"I Can't Stand the Rain" is a song originally recorded by Ann Peebles in 1973, and written by Peebles, Don Bryant, and Bernard "Bernie" Miller. Other hit versions were later recorded by Eruption and Tina Turner.
The song was written by Peebles, her partner (and later husband) Don Bryant, and DJ Bernard "Bernie" Miller in 1973:
One evening in Memphis in 1973, soul singer Ann Peebles was meeting friends, including her partner, Hi Records staff writer Don Bryant, to go to a concert. Just as they were about to set off, the heavens opened and Peebles snapped: "I can't stand the rain." As a professional songwriter in constant need of new material, Bryant was used to plucking resonant phrases out of the air and he liked the idea of reacting against recent R&B hits that celebrated bad weather, such as the Dramatics' "In the Rain" and Love Unlimited's "Walking in the Rain (With the One I Love)". So he sat down at the piano and started riffing on the theme, weaving in ideas from Peebles and local DJ Bernie Miller. The song was finished that night and presented the next morning to Hi's studio maestro, Willie Mitchell, who used a brand new gadget, the electric timbale, to create the song's distinctive raindrop riff. It really was that easy. "We didn't go to the concert," Bryant remembers. "We forgot about the concert."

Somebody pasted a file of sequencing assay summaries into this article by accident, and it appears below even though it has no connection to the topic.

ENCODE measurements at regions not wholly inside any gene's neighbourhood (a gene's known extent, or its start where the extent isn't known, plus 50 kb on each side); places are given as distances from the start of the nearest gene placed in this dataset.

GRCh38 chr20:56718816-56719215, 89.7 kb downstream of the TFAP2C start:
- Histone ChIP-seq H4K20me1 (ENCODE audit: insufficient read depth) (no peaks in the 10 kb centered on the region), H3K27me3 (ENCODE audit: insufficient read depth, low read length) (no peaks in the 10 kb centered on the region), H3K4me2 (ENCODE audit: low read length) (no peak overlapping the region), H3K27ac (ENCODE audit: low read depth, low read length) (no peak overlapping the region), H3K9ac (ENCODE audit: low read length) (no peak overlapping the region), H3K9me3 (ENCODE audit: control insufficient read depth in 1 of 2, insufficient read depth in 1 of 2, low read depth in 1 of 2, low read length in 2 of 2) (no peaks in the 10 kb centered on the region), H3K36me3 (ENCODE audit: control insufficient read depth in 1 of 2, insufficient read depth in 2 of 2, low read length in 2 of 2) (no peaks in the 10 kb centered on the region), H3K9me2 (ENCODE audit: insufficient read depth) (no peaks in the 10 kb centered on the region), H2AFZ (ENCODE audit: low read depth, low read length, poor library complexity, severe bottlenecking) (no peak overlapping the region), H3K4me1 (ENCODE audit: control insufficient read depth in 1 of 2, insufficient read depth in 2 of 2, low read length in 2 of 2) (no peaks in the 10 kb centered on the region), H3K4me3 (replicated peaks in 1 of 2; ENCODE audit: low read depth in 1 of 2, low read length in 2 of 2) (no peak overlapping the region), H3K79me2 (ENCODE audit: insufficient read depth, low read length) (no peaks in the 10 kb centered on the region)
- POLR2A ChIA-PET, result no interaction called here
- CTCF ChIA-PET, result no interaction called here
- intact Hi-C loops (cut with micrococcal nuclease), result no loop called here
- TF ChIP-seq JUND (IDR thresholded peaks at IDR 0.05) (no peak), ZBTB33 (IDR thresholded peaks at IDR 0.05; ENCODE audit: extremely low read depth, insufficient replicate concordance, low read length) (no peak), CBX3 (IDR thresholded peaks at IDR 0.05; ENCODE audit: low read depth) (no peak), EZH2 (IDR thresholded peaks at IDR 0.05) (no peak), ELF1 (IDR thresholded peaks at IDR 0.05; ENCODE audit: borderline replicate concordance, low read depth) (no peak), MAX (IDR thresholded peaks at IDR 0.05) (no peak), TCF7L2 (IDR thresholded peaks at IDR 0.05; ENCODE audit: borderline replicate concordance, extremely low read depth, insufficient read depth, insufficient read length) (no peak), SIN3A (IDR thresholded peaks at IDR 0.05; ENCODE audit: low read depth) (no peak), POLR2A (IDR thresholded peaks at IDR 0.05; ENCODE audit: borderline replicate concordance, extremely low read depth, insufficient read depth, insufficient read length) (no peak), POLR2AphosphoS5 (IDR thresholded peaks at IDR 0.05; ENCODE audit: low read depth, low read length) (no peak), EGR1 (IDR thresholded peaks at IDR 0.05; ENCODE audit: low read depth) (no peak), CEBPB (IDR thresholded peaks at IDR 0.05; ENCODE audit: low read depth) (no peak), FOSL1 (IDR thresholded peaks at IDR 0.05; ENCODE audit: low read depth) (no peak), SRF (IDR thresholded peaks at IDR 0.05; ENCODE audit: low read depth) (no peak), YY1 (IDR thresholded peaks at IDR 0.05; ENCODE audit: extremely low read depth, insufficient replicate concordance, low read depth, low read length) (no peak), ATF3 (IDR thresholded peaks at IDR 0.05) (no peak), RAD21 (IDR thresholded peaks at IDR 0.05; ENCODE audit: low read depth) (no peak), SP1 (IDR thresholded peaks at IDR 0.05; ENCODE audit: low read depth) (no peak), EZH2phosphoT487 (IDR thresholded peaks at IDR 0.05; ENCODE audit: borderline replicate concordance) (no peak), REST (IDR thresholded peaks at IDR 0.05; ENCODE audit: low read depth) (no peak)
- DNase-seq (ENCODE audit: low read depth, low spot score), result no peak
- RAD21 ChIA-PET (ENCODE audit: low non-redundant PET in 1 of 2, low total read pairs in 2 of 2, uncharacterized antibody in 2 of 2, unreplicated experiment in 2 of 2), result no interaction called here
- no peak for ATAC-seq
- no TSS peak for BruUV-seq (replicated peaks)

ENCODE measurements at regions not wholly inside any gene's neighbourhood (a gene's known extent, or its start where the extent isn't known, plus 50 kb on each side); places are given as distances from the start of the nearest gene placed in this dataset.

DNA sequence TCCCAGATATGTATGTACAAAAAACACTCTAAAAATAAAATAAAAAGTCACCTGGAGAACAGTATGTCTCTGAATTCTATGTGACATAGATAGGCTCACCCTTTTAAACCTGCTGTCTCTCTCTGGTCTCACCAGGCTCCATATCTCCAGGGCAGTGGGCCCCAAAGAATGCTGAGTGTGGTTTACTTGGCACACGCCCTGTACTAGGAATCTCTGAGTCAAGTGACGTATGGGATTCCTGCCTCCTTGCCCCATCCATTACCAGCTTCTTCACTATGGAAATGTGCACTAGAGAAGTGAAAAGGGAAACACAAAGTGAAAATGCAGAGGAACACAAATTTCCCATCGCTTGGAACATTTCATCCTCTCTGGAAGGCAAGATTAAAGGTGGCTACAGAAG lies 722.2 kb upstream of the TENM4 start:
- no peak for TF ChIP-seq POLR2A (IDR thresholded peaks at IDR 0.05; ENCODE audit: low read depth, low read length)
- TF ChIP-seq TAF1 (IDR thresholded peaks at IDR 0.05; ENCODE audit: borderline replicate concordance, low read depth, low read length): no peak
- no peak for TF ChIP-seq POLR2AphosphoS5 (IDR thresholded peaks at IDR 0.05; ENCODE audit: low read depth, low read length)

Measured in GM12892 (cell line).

Ann Peebles said: "At first, we had the timbales all the way through the song but as we played the tape, Willie Mitchell said 'what about if the timbales were in front before anything else comes in?'. So we did that and when we listened back I said 'I love it, let's do that'."
In 1984 Tina Turner recorded "I Can't Stand the Rain" for her fifth solo album, Private Dancer, and released it as a single in early 1985. It followed the album's title track, which was an American top ten hit. Turner's version would find minor success in the US and UK, but would be a success in Germany and France.
Cassandra Wilson's 1993 album Blue Light 'til Dawn contained a version of the track which received mixed reviews. John Milward of Rolling Stone called it "skeletal" and not as strong as the original. In contrast, Ron Wynn of AllMusic liked Wilson's version, saying that it holds up to comparisons of Peebles' version.